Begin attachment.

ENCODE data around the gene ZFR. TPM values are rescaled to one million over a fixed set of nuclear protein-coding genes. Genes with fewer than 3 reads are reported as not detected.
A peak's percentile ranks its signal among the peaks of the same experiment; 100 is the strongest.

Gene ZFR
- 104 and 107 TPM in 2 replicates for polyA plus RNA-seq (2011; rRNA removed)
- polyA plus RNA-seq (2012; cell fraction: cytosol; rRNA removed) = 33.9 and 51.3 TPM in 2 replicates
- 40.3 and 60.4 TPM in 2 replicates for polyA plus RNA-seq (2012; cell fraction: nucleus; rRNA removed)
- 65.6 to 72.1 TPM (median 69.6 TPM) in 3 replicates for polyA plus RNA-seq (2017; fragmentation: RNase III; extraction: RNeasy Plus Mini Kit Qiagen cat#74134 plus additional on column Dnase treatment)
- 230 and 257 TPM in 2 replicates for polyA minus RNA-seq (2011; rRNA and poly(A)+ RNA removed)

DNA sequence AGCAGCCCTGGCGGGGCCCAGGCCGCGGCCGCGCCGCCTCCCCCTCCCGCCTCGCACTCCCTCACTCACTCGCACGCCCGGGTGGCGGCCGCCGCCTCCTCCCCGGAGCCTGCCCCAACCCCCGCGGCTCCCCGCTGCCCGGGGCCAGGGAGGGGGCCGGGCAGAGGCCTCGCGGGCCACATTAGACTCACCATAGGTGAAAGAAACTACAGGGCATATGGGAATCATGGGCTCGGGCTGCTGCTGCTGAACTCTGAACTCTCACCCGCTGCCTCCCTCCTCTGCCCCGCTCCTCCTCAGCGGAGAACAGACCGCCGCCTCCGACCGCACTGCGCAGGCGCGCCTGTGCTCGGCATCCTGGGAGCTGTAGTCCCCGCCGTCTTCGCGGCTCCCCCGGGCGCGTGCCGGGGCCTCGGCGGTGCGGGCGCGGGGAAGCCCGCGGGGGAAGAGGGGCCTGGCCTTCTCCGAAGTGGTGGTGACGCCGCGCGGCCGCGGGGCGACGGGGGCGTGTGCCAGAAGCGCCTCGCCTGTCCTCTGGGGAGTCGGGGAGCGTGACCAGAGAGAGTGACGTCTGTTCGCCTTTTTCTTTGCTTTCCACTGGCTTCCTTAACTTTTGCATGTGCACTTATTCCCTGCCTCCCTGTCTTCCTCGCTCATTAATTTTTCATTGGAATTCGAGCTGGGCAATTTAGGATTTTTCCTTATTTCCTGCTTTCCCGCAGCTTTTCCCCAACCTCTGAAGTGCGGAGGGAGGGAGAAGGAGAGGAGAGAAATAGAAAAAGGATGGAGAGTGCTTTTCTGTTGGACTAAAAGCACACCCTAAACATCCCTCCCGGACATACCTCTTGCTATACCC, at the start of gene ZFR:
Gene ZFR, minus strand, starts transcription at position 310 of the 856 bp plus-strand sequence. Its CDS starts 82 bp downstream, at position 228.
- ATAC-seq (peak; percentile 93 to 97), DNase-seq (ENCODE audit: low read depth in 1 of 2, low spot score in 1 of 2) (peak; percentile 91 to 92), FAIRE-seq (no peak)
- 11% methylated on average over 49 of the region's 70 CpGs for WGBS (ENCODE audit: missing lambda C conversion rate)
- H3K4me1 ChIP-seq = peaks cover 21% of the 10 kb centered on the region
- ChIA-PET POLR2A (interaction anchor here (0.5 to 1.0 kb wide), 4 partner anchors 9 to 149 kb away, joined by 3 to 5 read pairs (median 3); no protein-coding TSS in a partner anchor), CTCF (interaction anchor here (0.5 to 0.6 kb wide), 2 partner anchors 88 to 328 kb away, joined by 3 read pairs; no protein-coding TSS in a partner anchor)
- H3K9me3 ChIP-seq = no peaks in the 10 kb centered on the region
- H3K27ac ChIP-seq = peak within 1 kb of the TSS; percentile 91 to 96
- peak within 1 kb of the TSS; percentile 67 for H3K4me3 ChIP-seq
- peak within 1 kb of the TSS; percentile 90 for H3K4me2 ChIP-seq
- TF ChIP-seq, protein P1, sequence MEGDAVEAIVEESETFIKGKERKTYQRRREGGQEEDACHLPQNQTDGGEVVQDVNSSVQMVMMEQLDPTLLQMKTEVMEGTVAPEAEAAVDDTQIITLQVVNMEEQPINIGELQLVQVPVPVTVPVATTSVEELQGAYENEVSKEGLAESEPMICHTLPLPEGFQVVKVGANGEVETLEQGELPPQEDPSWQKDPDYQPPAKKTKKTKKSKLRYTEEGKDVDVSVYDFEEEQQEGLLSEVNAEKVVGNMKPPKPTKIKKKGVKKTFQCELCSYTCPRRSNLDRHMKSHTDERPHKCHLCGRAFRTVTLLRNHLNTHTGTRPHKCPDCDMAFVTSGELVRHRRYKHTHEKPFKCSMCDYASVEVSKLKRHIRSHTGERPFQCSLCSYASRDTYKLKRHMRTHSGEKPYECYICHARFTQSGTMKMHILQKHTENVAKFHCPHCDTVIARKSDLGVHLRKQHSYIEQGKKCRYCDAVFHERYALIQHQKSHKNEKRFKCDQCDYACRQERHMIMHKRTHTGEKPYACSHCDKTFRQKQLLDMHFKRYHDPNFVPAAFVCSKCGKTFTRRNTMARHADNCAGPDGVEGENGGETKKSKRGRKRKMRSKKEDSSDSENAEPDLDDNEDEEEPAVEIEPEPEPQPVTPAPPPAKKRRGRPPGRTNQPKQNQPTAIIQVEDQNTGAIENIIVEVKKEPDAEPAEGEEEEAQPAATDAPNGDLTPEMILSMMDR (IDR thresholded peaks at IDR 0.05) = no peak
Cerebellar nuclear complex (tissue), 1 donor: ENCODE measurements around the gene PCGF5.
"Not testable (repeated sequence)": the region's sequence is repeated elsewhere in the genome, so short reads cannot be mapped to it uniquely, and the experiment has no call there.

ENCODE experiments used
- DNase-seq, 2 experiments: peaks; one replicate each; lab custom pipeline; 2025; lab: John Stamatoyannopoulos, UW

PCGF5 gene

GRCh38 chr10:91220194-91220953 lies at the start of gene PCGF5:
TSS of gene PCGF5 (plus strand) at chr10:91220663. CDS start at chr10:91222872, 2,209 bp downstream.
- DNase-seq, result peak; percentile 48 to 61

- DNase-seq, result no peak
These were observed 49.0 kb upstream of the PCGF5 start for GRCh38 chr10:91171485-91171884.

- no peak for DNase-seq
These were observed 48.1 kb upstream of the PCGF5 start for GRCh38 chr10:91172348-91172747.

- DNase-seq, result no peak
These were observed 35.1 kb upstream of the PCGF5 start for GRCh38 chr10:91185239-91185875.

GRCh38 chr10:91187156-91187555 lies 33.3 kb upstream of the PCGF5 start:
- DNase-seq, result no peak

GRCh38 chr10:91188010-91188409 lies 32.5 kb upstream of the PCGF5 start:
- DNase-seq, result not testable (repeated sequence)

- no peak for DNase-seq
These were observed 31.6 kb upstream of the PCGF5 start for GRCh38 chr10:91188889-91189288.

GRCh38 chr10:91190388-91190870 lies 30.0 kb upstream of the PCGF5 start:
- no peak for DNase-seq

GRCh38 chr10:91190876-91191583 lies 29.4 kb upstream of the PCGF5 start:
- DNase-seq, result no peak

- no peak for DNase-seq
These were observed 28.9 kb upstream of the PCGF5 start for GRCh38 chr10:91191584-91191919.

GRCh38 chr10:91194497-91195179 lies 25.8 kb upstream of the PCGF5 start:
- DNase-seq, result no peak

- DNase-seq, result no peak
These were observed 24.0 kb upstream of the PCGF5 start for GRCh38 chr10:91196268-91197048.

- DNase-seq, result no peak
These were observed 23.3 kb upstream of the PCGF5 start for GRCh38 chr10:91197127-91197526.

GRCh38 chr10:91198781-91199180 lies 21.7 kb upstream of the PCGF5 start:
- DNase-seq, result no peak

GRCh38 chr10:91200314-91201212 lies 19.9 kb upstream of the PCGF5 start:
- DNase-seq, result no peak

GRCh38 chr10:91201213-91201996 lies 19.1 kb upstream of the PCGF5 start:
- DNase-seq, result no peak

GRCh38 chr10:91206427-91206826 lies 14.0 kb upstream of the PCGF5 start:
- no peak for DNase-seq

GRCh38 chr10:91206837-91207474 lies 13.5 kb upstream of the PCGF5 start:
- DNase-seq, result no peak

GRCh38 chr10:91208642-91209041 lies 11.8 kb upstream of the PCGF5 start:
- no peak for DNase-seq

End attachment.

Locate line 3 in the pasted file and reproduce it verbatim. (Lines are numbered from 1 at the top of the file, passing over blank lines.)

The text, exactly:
Gene ZFR